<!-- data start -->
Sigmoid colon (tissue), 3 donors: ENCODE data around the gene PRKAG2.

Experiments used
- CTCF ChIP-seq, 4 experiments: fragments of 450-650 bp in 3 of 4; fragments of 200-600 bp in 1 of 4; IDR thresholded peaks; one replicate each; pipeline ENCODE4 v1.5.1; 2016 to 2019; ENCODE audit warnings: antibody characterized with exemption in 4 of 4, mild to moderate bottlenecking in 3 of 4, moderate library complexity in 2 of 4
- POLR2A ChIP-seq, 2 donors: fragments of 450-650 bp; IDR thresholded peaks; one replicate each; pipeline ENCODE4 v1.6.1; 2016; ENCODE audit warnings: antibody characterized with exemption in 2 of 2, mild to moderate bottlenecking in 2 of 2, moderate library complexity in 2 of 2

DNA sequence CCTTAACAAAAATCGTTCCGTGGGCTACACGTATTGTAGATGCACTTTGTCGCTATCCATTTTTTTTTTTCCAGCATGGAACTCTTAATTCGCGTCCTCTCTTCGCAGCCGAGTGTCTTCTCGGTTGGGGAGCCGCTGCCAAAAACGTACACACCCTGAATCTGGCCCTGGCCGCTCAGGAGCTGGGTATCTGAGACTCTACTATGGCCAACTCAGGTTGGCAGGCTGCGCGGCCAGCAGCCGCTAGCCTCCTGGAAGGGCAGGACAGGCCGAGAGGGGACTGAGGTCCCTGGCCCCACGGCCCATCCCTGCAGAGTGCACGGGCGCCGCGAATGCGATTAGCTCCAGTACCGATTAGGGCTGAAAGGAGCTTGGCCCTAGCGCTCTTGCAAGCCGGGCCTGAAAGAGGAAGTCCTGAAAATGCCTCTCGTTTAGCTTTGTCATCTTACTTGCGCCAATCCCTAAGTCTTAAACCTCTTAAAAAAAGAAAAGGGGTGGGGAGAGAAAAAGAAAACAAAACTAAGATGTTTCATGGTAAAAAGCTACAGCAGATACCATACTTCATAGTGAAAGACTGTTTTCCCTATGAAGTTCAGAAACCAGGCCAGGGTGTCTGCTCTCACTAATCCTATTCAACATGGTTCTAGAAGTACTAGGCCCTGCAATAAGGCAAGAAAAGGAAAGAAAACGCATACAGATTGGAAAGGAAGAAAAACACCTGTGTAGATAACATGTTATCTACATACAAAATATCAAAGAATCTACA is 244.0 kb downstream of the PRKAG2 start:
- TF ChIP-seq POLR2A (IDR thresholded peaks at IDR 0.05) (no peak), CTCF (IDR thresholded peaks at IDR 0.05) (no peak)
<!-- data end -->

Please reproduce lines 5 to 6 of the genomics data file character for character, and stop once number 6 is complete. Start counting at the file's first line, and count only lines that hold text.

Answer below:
DNA sequence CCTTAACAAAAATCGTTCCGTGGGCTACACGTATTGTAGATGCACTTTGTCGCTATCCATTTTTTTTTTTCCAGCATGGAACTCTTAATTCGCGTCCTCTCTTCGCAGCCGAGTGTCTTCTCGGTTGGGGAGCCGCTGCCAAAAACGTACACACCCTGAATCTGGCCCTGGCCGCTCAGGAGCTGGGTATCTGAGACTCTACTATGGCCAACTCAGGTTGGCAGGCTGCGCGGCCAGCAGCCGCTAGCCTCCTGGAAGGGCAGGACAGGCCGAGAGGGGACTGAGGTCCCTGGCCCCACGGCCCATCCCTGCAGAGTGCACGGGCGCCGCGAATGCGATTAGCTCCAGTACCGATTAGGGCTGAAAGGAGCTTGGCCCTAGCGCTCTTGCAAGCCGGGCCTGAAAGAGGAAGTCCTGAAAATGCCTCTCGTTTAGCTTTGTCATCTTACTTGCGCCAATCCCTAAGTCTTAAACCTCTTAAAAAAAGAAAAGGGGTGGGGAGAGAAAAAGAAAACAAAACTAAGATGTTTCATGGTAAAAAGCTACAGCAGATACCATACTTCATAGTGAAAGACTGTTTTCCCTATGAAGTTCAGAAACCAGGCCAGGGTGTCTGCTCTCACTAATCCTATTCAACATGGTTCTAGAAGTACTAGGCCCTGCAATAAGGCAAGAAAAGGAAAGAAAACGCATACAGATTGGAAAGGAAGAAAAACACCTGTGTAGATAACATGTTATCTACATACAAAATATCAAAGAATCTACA is 244.0 kb downstream of the PRKAG2 start:
- TF ChIP-seq POLR2A (IDR thresholded peaks at IDR 0.05) (no peak), CTCF (IDR thresholded peaks at IDR 0.05) (no peak)